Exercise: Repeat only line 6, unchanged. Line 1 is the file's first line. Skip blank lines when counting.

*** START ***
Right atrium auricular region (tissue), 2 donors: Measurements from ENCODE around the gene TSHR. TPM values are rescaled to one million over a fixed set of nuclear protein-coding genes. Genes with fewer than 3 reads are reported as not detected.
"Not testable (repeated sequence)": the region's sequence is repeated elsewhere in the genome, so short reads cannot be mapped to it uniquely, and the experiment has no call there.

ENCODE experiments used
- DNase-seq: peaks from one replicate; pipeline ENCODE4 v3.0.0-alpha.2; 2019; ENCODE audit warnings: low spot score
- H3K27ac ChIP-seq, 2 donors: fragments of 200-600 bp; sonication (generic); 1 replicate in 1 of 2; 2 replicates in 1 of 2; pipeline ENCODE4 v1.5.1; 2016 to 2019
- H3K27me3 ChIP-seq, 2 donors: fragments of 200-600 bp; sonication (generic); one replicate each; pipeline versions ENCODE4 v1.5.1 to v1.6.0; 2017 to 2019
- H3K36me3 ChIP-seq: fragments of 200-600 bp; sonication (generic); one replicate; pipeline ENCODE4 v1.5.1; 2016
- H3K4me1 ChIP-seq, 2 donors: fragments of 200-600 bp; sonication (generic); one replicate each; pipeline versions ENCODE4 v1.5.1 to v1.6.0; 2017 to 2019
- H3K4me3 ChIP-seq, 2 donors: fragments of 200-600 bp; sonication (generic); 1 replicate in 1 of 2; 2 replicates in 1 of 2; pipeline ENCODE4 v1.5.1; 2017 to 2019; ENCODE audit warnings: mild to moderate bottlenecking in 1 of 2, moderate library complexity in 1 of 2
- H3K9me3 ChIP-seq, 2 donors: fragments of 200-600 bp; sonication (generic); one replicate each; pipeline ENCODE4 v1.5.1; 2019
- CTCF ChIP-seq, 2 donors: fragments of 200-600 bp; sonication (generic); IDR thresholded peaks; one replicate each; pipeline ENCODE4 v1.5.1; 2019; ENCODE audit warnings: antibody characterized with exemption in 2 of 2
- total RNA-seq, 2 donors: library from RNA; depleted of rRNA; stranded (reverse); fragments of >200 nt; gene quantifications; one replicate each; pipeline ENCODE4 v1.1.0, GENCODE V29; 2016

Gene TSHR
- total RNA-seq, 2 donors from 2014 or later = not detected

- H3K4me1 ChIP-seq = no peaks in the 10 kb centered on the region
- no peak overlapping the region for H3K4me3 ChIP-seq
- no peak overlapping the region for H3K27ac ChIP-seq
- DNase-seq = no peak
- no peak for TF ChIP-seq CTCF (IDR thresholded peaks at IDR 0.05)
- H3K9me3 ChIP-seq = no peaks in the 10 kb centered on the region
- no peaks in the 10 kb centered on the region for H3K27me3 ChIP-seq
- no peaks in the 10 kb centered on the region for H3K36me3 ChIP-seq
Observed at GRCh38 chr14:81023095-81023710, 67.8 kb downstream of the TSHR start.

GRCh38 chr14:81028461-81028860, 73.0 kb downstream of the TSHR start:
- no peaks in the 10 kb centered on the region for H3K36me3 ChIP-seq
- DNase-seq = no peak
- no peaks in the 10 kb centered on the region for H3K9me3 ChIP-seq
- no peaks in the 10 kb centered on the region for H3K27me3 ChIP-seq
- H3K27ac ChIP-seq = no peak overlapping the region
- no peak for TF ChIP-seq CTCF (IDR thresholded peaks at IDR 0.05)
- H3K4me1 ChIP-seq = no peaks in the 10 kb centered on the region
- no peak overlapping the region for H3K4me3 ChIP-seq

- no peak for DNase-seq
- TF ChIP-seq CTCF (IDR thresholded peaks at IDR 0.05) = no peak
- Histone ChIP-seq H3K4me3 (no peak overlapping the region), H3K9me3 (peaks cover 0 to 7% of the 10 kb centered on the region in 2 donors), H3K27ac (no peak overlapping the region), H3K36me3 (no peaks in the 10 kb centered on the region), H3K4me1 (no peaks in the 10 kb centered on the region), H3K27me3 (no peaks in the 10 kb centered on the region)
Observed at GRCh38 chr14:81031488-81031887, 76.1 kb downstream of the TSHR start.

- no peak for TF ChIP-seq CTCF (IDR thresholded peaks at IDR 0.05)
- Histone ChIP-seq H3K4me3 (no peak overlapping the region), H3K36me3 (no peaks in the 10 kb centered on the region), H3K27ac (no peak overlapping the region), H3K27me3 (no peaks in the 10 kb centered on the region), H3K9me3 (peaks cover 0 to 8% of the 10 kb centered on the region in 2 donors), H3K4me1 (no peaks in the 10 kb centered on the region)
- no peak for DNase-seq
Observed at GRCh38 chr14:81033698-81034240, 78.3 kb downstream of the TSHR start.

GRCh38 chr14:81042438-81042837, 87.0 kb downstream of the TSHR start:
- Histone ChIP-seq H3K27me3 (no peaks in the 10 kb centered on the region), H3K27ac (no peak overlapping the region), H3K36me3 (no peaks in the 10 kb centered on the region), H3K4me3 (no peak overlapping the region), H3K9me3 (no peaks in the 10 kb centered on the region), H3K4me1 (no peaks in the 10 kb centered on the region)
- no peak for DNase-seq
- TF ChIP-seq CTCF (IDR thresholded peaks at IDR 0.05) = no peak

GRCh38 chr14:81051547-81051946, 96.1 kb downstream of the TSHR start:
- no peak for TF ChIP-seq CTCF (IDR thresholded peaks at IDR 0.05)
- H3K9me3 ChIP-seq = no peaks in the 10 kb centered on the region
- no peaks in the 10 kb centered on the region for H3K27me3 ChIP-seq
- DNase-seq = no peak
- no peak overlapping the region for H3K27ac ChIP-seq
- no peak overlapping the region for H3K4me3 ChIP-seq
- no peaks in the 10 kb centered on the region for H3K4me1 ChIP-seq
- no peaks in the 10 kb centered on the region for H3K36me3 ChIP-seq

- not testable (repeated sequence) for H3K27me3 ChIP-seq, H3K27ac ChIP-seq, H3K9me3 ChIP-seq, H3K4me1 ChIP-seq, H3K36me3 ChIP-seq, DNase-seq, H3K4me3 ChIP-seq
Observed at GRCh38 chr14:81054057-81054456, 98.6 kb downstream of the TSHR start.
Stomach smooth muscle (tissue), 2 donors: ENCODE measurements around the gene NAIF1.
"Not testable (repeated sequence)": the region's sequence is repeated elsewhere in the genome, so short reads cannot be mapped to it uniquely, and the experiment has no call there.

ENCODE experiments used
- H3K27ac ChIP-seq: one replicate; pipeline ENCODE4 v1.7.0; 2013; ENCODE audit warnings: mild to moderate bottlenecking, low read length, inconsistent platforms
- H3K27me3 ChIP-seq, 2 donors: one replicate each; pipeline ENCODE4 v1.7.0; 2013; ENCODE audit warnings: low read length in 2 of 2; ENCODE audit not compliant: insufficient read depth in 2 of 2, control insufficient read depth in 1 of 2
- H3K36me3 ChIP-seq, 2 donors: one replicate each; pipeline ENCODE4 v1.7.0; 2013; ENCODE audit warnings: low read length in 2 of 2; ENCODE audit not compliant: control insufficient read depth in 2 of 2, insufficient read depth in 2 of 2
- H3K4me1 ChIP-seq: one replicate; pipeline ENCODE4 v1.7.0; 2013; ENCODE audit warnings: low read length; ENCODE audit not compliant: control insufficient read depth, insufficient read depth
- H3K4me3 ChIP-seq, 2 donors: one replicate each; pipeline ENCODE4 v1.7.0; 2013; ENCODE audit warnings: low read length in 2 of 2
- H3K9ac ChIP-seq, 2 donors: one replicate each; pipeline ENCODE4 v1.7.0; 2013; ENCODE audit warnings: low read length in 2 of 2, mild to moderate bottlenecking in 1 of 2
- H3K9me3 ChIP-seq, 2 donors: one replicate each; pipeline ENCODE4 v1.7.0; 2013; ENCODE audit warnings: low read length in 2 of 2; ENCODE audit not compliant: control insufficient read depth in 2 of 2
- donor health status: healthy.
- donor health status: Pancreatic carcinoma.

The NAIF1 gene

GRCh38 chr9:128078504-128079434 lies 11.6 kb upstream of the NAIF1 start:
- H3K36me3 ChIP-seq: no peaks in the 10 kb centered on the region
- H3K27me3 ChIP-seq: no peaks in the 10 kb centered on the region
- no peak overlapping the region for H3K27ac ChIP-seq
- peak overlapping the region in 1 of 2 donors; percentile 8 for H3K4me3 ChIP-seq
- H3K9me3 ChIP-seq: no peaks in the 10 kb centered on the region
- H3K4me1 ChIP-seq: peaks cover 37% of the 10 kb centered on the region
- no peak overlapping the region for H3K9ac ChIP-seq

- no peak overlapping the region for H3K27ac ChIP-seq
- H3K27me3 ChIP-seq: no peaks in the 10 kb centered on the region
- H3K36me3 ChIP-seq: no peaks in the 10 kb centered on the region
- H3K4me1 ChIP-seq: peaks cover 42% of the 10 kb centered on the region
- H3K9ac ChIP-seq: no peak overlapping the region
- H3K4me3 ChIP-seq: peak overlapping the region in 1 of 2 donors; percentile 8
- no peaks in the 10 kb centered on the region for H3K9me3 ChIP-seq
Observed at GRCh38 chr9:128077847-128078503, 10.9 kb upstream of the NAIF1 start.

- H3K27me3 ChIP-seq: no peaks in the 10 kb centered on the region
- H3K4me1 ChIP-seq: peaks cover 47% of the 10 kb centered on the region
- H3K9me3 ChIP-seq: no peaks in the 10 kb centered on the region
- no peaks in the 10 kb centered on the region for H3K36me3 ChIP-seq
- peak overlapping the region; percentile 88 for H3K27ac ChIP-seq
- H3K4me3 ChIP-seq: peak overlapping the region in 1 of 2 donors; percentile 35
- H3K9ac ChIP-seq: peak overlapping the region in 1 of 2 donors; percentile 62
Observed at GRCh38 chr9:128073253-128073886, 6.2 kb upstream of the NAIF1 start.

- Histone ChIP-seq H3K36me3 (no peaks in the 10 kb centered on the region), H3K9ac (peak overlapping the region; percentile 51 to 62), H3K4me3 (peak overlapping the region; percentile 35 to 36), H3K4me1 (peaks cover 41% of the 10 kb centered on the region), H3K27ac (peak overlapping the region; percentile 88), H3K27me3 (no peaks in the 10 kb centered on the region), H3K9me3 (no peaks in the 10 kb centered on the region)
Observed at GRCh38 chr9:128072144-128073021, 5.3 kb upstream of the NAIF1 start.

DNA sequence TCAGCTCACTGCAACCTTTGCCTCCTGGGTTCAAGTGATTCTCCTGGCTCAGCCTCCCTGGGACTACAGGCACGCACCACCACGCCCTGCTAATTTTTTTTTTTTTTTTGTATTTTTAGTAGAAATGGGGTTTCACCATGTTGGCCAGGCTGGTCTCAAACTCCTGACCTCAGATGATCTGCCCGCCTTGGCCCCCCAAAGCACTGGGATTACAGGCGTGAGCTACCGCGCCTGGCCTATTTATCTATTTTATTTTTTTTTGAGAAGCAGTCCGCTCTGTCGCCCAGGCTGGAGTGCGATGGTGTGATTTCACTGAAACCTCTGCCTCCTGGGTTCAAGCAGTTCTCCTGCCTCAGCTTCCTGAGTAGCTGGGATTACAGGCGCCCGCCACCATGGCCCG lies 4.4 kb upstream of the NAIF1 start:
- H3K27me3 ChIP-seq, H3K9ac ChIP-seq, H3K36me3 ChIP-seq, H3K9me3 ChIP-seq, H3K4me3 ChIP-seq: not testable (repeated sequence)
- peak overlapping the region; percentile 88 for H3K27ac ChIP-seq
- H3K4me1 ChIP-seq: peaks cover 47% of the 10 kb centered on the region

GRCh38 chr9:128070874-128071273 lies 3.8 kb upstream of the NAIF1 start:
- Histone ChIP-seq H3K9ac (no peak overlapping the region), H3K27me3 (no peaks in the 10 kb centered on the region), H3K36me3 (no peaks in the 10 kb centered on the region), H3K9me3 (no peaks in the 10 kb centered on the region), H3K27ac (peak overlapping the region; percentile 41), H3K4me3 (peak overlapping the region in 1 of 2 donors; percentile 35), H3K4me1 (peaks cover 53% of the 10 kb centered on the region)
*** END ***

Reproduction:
- H3K27me3 ChIP-seq, 2 donors: fragments of 200-600 bp; sonication (generic); one replicate each; pipeline versions ENCODE4 v1.5.1 to v1.6.0; 2017 to 2019